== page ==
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FOOTBALL: Offensive players grasping Weis’ playbook

Pat Leonard | Monday, April 11, 2005

Charlie Weis has dipped his hands completely into Notre Dame’s offense.”It’s a good thing that I have a dependable, veteran group of defensive coaches,” Weis said, “because I’m not down there as much as I’d like to be with as much time as I’m spending on offense.”Though Weis made special teams the main focus of Saturday’s practice in Notre Dame Stadium, the head coach and former Patriots offensive coordinator constantly sprinkled in aspects of the offensive system he is trying to implement.So far, running back Darius Walker says it’s working.”Individually, I feel I have a great grasp on what the playbook is like and what coach Weis is looking for when I’m out there,” Walker said.Walker, quarterback Brady Quinn and several receivers spent much of the practice standing straight and still at their positions as Weis explained side adjustments, motion exchanges and various sets. The coach walked back and forth between the hash marks, pointing his players to specific spots in explaining how to handle blitz packages, among other scenarios.”I think Brady’s gotten plenty of attention, and I think the other guys have gotten more mental reps than physical reps,” Weis said. “There’s definitely been some progress.”When players are getting physical reps, wide receiver Jeff Samardzija said groups like the receivers have to perform at a high level to attract Weis’ attention and to gain favor in the coach’s ever-evolving playbook.”Coach [Rob] Ianello made the point that when we get three or four [receivers] out there at a time, we’ve gotta take advantage of it,” Samardzija said. “We gotta show [Weis] when we’re out there that he wants us that there and that he can work with it the whole game or however long he needs it.”In his offensive system, Weis traditionally identifies a defense’s weak points and then pins those weaknesses against the strengths of his offense. For that to happen with Notre Dame, Weis first must understand the strengths of the Irish offense.That is why he is experimenting with a variety of formations, including trips, four-wide and the three-tight end.On Saturday, the offense did its first couple repetitions of the three-tight end set. Tight ends John Carlson and Anthony Fasano lined up on the left and right ends of the line, respectively. Marcus Freeman then went in motion from left to right, stopping behind quarterback Quinn, and blocked for Walker on a straight-ahead run play.Samardzija liked the look of Weis’ variety.”If we’re three tights, there’s really no letdown three-wide,” he said. “It’s a tough position for Coach, because he’s gotta weigh his options.”As Weis weighs his options, the game plan evolves and the coach takes more time out of practice to coach stationary players instead of simply watching physical reps. Walker said the players have taken to Weis’ style thus far and responded with excitement.”Coming from the NFL and in turn with the success he’s had, a lot of us think if we can know the game like him, then we can be just as successful,” Walker said. “In a sense, yes, coach Weis is a very good teacher and very good leader. But I think with his success, it kind of gravitates us towards him and makes us want to learn.”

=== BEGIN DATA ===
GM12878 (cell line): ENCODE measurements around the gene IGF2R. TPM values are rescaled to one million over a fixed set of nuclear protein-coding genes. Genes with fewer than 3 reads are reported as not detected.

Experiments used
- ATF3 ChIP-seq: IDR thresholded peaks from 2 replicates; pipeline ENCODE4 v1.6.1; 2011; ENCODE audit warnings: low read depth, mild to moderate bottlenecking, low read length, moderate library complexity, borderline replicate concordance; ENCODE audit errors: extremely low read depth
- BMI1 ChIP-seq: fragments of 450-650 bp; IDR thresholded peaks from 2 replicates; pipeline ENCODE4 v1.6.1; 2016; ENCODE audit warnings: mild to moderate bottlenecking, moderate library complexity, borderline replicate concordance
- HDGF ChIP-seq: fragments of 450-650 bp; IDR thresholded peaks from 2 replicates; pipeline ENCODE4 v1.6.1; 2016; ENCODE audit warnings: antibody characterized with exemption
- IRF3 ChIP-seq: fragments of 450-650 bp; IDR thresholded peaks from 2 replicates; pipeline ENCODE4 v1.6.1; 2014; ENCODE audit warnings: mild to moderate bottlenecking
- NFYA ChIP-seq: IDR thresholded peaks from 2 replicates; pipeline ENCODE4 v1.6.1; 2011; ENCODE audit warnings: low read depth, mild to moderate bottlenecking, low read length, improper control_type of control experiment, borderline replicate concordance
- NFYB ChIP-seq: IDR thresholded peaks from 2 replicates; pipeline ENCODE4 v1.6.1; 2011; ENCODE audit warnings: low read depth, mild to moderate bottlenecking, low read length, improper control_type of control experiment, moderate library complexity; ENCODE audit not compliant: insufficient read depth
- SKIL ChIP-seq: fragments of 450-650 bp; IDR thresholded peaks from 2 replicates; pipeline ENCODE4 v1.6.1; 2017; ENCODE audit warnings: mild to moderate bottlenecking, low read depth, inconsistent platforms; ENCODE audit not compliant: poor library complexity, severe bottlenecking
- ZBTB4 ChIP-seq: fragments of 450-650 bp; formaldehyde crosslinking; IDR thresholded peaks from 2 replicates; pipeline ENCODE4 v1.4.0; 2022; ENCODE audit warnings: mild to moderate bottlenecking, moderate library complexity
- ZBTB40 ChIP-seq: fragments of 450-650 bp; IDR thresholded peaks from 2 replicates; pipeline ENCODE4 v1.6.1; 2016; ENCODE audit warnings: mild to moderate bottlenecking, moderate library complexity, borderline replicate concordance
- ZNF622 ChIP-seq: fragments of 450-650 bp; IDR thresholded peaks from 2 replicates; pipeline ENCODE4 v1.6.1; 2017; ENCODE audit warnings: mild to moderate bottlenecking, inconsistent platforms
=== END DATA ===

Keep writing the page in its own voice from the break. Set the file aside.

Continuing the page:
NotesuD.J. Fitzpatrick was waiting in the back of the north end zone to punt Saturday when the snap sailed over his head and through the goal posts for a safety. But no worry. The special teams blunder was intentional.Weis made his team take the safety, and on another play he had Quinn turn and throw a spiral out of his own end zone – all in an attempt to make his players think on their feet come game time.”Those situations were all end of game situations,” Weis said. “I described it to the players: if you’re up by six, and you take a safety, you’re up by four and a field goal still doesn’t tie you. So taking a safety sometimes is a smart, strategic move.”uOn another occasion, Weis told Quinn to throw an incomplete pass and signaled for the defense to call timeout. No one on the defense was fooled, and none of them obeyed their coach’s orders, since an incomplete stops the clock and does not warrant a timeout in an end-game situation.”We were talking about situations where I want our team to be a smart football team,” Weis said. “I wanted to see what the reaction was gonna be when I called timeout. I expected them to screw it up there, but they reacted to it.”